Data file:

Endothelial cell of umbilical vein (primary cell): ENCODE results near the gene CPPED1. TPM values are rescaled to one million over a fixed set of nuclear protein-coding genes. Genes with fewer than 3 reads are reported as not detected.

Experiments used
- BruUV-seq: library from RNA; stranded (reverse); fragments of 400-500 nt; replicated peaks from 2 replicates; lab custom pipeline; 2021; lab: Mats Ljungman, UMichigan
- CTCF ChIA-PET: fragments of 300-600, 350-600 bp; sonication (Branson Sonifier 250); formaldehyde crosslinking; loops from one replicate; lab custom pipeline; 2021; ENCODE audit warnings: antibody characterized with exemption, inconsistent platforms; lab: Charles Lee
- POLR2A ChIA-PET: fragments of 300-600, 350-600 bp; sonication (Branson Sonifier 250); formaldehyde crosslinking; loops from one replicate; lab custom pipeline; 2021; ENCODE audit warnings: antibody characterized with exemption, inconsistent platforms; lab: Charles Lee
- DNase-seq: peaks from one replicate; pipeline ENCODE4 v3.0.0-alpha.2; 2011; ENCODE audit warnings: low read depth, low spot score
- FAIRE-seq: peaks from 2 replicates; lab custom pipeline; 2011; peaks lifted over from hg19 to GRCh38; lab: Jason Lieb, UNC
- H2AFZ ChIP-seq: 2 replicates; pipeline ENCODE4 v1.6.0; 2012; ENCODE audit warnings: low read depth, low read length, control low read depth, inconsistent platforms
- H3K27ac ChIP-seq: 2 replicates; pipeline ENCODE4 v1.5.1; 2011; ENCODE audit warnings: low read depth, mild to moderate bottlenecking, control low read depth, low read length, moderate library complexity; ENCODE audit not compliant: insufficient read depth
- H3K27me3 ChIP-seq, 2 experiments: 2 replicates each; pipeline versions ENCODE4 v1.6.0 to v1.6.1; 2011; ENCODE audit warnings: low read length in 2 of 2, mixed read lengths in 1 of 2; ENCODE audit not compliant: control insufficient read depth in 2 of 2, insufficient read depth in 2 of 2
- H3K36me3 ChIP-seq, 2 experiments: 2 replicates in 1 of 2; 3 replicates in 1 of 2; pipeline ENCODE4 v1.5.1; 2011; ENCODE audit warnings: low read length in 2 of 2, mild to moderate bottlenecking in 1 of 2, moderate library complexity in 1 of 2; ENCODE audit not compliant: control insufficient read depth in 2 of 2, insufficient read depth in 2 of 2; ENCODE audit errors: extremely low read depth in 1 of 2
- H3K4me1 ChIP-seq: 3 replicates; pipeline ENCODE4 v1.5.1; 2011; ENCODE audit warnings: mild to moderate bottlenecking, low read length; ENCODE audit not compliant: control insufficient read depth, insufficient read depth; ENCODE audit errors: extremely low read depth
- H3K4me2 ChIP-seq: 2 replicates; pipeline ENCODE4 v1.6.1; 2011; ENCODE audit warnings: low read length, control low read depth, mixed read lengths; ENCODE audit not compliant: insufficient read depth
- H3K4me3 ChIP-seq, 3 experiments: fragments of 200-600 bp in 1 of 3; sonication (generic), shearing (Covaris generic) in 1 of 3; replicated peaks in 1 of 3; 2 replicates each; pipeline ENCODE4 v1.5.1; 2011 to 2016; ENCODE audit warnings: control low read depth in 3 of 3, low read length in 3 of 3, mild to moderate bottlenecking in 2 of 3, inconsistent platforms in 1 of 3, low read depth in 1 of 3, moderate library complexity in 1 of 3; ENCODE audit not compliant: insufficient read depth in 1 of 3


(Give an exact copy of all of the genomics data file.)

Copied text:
Endothelial cell of umbilical vein (primary cell): ENCODE results near the gene CPPED1. TPM values are rescaled to one million over a fixed set of nuclear protein-coding genes. Genes with fewer than 3 reads are reported as not detected.

Experiments used
- BruUV-seq: library from RNA; stranded (reverse); fragments of 400-500 nt; replicated peaks from 2 replicates; lab custom pipeline; 2021; lab: Mats Ljungman, UMichigan
- CTCF ChIA-PET: fragments of 300-600, 350-600 bp; sonication (Branson Sonifier 250); formaldehyde crosslinking; loops from one replicate; lab custom pipeline; 2021; ENCODE audit warnings: antibody characterized with exemption, inconsistent platforms; lab: Charles Lee
- POLR2A ChIA-PET: fragments of 300-600, 350-600 bp; sonication (Branson Sonifier 250); formaldehyde crosslinking; loops from one replicate; lab custom pipeline; 2021; ENCODE audit warnings: antibody characterized with exemption, inconsistent platforms; lab: Charles Lee
- DNase-seq: peaks from one replicate; pipeline ENCODE4 v3.0.0-alpha.2; 2011; ENCODE audit warnings: low read depth, low spot score
- FAIRE-seq: peaks from 2 replicates; lab custom pipeline; 2011; peaks lifted over from hg19 to GRCh38; lab: Jason Lieb, UNC
- H2AFZ ChIP-seq: 2 replicates; pipeline ENCODE4 v1.6.0; 2012; ENCODE audit warnings: low read depth, low read length, control low read depth, inconsistent platforms
- H3K27ac ChIP-seq: 2 replicates; pipeline ENCODE4 v1.5.1; 2011; ENCODE audit warnings: low read depth, mild to moderate bottlenecking, control low read depth, low read length, moderate library complexity; ENCODE audit not compliant: insufficient read depth
- H3K27me3 ChIP-seq, 2 experiments: 2 replicates each; pipeline versions ENCODE4 v1.6.0 to v1.6.1; 2011; ENCODE audit warnings: low read length in 2 of 2, mixed read lengths in 1 of 2; ENCODE audit not compliant: control insufficient read depth in 2 of 2, insufficient read depth in 2 of 2
- H3K36me3 ChIP-seq, 2 experiments: 2 replicates in 1 of 2; 3 replicates in 1 of 2; pipeline ENCODE4 v1.5.1; 2011; ENCODE audit warnings: low read length in 2 of 2, mild to moderate bottlenecking in 1 of 2, moderate library complexity in 1 of 2; ENCODE audit not compliant: control insufficient read depth in 2 of 2, insufficient read depth in 2 of 2; ENCODE audit errors: extremely low read depth in 1 of 2
- H3K4me1 ChIP-seq: 3 replicates; pipeline ENCODE4 v1.5.1; 2011; ENCODE audit warnings: mild to moderate bottlenecking, low read length; ENCODE audit not compliant: control insufficient read depth, insufficient read depth; ENCODE audit errors: extremely low read depth
- H3K4me2 ChIP-seq: 2 replicates; pipeline ENCODE4 v1.6.1; 2011; ENCODE audit warnings: low read length, control low read depth, mixed read lengths; ENCODE audit not compliant: insufficient read depth
- H3K4me3 ChIP-seq, 3 experiments: fragments of 200-600 bp in 1 of 3; sonication (generic), shearing (Covaris generic) in 1 of 3; replicated peaks in 1 of 3; 2 replicates each; pipeline ENCODE4 v1.5.1; 2011 to 2016; ENCODE audit warnings: control low read depth in 3 of 3, low read length in 3 of 3, mild to moderate bottlenecking in 2 of 3, inconsistent platforms in 1 of 3, low read depth in 1 of 3, moderate library complexity in 1 of 3; ENCODE audit not compliant: insufficient read depth in 1 of 3